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  • A Decade of Ethiopia: Politics, Economy and Society, 2004–2016 by Abbink, Jon
  • Dorothy V. Smith
Abbink, Jon. 2017. A Decade of Ethiopia: Politics, Economy and Society, 2004–2016. Leiden and Boston: Brill. 253pp.

In Jon Abbink’s A Decade of Ethiopia, readers benefit from an enlightening overview of how the Federal Republic of Ethiopia, in the Horn of Africa, has experienced a decade of significant economic change and political contestation since 2004. The introductory chapter shows that less than a decade saw “the emergence of Ethiopia as a (self-designated) ‘developmental state,’ for a large part defined and shaped by the ideas and policies of the late Prime Minister and ruling EPRDF party leader Meles Zenawi, who died in August 2012” (p. 1). Abbink, who serves as a researcher at the African Studies Center in Leiden and a research professor at Vrije Universiteit Amsterdam, points out that many donor countries regard Ethiopia, because of its economic dynamics and geographical location, “more or less ‘too big to fail’” (p. 1). Despite that positive-sounding note, Ethiopia “has indeed its political problems and dilemmas” (pp. 1–2).

This monograph, which originated as a country chapter in The Africa Yearbook, covers, for each year from 2004 to 2016, such topics as domestic politics, foreign affairs, and socioeconomic developments. A striking report in A Decade of Ethiopia, covering socioeconomic development for 2016, is that remittances “by overseas Ethiopians—both declared and undeclared— amounted to $3.4 billion, much more than annual export revenues, and again showing the developed world’s extra impetus to the country’s economy” (p. 241). Most Ethiopian economic figures for that year “confirmed the picture of a skewed, externally dependent economy that lacked sufficient export revenue-generating capacity and was propped up by remittances from the Ethiopian diaspora, donor aid money, and loans, particularly from China” (p. 242). [End Page 102]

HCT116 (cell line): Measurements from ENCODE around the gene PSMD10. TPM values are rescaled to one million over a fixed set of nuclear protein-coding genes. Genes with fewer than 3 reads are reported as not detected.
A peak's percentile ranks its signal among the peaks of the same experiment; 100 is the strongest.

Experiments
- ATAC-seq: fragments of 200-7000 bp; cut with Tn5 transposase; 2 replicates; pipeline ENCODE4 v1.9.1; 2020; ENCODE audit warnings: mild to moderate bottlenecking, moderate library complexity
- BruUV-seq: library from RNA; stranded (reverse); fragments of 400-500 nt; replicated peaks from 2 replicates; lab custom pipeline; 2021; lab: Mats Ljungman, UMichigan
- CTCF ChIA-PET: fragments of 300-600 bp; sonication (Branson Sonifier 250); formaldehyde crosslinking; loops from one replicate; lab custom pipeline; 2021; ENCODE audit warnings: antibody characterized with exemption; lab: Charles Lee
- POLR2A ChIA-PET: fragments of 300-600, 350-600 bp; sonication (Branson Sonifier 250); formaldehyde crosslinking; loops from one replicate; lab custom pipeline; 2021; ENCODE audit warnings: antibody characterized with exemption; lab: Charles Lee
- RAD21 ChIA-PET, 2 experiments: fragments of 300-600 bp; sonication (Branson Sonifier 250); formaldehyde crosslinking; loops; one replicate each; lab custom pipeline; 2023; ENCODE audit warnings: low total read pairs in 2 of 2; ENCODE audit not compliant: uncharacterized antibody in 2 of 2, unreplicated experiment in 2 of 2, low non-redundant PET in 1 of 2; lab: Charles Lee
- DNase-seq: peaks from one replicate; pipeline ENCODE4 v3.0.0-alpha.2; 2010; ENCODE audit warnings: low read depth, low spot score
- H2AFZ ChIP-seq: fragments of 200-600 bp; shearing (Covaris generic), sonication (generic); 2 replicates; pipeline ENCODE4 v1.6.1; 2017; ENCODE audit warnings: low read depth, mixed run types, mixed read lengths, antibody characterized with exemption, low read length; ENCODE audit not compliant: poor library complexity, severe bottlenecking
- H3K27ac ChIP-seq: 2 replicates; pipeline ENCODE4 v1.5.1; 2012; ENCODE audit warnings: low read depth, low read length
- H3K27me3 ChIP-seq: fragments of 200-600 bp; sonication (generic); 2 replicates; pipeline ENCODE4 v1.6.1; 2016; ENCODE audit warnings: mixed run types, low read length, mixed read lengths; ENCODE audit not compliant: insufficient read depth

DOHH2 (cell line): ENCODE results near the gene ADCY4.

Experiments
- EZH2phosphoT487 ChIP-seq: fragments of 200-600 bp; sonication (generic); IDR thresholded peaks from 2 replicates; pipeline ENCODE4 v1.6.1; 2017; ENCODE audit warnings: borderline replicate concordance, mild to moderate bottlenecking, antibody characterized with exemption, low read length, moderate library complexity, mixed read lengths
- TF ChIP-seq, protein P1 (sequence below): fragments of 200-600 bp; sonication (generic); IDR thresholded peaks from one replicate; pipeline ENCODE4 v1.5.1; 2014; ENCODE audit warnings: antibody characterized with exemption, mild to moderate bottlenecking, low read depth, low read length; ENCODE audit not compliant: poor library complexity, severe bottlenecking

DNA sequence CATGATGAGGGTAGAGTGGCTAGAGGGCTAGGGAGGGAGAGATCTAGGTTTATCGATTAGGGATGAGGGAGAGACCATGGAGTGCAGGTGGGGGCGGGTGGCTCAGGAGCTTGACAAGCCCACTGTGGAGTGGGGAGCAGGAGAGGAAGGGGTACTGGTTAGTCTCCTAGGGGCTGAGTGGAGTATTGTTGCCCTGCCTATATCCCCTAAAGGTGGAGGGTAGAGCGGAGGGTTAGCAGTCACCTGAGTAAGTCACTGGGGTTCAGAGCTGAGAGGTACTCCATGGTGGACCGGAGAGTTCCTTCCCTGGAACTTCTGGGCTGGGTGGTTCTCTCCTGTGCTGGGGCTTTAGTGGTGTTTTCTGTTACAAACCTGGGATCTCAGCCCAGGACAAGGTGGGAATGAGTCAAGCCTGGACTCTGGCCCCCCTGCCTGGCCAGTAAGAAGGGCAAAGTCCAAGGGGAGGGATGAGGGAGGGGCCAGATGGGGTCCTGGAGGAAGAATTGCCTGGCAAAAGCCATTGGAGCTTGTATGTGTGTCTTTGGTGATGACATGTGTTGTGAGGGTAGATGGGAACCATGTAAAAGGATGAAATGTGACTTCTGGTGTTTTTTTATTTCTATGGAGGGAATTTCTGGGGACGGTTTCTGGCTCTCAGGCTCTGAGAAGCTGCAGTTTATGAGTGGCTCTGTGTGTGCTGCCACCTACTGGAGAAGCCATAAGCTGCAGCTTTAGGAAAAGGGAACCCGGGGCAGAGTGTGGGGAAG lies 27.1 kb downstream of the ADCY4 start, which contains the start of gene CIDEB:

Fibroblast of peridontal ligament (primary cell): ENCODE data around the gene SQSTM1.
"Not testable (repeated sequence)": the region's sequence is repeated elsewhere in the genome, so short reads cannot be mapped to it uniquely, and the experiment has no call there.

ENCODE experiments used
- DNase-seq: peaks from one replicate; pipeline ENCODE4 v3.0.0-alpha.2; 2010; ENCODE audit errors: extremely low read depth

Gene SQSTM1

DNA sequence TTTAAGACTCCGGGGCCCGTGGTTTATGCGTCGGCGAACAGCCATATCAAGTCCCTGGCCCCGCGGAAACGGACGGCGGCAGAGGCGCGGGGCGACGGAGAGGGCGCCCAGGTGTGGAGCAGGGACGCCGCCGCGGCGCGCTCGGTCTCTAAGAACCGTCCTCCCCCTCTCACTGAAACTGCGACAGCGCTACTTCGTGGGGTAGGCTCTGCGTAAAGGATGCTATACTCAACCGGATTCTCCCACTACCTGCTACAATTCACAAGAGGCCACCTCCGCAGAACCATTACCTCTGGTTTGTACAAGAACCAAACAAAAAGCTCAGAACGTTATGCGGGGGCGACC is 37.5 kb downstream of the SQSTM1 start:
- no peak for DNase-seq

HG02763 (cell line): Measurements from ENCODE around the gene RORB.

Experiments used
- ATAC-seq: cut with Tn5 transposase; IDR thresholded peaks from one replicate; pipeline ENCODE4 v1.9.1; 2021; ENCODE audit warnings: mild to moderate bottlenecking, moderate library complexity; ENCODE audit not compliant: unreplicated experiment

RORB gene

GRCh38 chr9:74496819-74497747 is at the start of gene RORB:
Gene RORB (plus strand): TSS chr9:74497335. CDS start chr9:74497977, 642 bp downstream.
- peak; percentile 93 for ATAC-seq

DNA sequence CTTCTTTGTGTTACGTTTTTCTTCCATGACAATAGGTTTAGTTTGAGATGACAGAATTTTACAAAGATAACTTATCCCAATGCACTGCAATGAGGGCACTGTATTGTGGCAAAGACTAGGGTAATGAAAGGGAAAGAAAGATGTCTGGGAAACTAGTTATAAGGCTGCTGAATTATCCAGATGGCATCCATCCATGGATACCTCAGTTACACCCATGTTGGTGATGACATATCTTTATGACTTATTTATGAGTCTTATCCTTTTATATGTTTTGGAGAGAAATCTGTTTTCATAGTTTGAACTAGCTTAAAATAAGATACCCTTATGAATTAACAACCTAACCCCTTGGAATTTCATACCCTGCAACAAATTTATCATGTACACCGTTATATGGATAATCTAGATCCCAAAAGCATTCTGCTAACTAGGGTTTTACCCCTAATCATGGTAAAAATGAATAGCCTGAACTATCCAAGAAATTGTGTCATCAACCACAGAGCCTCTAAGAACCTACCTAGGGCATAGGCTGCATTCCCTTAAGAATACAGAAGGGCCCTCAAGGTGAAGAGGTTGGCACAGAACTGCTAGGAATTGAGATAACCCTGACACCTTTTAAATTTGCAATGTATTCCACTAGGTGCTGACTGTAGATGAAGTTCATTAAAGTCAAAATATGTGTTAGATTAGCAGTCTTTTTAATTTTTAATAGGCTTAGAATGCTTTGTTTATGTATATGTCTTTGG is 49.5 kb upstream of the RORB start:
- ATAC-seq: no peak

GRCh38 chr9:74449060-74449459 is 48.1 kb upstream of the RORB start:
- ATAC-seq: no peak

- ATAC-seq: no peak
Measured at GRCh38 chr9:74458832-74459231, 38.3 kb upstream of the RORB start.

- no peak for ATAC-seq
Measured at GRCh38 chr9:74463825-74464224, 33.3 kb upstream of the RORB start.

Despite the sober reflection on the economy, Ethiopia’s “population growth remained at a high 2.7%, and the total population, according to the UN Population Division, [was] reaching 101 m., though other sources put it some 5–6 m. lower” (p. 242), albeit with a rapidly dwindling agrarian and natural-resource base. “Contraband and illegal economic practices were on the increase, among them human trafficking, and smuggling or illegal sales of wildlife products” (p. 243).

Three pages are devoted to further reading materials. Indeed, A Decade of Ethiopia can be of tremendous benefit to experts on the Horn of Africa, as well as to college-level students and general readers.

Dorothy V. Smith
Dillard University


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pp. 102-103
Launched on MUSE
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